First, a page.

Dermestid beetles are destructive to a number of common items. Natural animal fibers such as wool, silk, cotton, linen, fur, or feathers are more prone to attack than synthetic fibers.
Dermestids are also known to attack chocolate, copra, and cocoa beans. Most damage is done by the larval stage of the beetle, while adults feed on flowers and shrubs.
Dermestidae are a family of Coleoptera that are commonly referred to as skin beetles. Other common names include larder beetle, hide or leather beetles, carpet beetles, and khapra beetles. There are approximately 500 to 700 species worldwide. They can range in size from 1–12 mm. Key characteristics for adults are round oval shaped bodies covered in scales or setae. The (usually) clubbed antennae fit into deep grooves. The hind femora also fit into recesses of the coxa. Larvae are scarabaeiform and also have setae.
Dermestids have a variety of habits; most genera are scavengers that feed on dry animal or plant material such as skin or pollen, animal hair, feathers, dead insects and natural fibers. Members of Dermestes are found in animal carcasses, while others may be found in mammal, bird, bee, or wasp nests. Thaumaglossa only lives in the egg cases of mantids, while Trogoderma species are pests of grain.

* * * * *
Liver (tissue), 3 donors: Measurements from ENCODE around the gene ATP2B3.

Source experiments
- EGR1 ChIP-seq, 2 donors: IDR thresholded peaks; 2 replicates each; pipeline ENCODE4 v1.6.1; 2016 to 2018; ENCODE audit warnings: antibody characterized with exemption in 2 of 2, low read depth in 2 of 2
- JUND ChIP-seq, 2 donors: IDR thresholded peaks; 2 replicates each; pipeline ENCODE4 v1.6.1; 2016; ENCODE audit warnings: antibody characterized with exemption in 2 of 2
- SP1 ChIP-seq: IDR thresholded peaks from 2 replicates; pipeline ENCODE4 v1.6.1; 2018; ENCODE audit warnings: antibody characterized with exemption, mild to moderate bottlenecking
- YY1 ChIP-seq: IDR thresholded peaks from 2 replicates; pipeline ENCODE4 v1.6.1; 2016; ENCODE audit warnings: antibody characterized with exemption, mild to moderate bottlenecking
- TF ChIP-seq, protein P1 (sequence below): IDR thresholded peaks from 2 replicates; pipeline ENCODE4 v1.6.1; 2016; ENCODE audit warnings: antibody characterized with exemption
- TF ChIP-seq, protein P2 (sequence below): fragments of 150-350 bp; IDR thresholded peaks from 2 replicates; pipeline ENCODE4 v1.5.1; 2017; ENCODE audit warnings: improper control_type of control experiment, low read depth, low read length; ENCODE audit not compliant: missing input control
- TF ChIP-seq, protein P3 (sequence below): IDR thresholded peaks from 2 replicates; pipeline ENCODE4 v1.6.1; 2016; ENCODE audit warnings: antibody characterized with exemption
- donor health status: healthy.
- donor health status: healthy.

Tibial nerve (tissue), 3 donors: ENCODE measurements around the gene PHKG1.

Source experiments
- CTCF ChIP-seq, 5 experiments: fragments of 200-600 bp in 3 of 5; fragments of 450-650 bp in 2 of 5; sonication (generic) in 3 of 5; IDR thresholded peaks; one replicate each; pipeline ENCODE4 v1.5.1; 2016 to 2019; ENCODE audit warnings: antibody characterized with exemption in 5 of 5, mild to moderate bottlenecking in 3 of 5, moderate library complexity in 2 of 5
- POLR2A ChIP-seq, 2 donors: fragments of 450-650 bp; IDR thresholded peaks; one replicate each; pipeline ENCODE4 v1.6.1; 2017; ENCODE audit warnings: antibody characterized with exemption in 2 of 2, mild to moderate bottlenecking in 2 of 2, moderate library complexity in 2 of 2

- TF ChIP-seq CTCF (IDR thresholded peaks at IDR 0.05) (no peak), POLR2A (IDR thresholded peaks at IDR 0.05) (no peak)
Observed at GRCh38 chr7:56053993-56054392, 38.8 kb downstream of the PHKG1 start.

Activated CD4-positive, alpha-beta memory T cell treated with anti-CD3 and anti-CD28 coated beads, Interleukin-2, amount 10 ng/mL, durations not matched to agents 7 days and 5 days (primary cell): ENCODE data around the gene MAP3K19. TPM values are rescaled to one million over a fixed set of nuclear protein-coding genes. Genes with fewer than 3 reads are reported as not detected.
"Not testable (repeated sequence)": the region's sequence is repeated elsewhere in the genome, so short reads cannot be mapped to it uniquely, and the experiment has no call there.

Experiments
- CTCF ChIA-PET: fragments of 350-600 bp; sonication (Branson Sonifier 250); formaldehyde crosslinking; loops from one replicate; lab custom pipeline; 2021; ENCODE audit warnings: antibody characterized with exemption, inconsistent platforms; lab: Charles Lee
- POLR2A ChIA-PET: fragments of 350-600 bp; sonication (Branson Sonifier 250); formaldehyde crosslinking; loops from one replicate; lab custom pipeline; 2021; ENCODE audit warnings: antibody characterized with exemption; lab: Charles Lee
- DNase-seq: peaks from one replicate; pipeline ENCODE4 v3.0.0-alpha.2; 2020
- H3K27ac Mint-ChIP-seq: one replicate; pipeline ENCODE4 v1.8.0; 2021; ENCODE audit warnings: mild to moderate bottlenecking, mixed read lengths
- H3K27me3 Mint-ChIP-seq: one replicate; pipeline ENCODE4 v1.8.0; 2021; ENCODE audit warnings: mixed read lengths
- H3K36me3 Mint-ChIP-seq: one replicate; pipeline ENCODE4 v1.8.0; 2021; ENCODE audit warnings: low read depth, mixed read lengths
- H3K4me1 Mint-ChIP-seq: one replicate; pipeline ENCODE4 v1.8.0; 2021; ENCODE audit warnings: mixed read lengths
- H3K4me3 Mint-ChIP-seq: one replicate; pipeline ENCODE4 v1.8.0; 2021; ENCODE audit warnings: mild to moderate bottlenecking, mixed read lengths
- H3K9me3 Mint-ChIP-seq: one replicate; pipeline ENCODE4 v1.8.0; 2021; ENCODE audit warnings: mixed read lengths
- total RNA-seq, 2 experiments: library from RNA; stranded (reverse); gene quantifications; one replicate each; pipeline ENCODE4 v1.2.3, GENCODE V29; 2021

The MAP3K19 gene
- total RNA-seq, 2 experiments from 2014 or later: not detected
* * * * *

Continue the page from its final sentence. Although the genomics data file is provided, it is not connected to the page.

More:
These beetles are significant in forensic entomology. Some species are known to be associated with decaying carcasses which help with criminal investigations. Some species are pests (urban entomology) and can cause extensive damage to natural fibers in homes and businesses.
They are used in taxidermy and by natural history museums to clean animal skeletons. Some dermestid species, commonly called “bow bugs,” infest violin cases, feeding on the bow hair.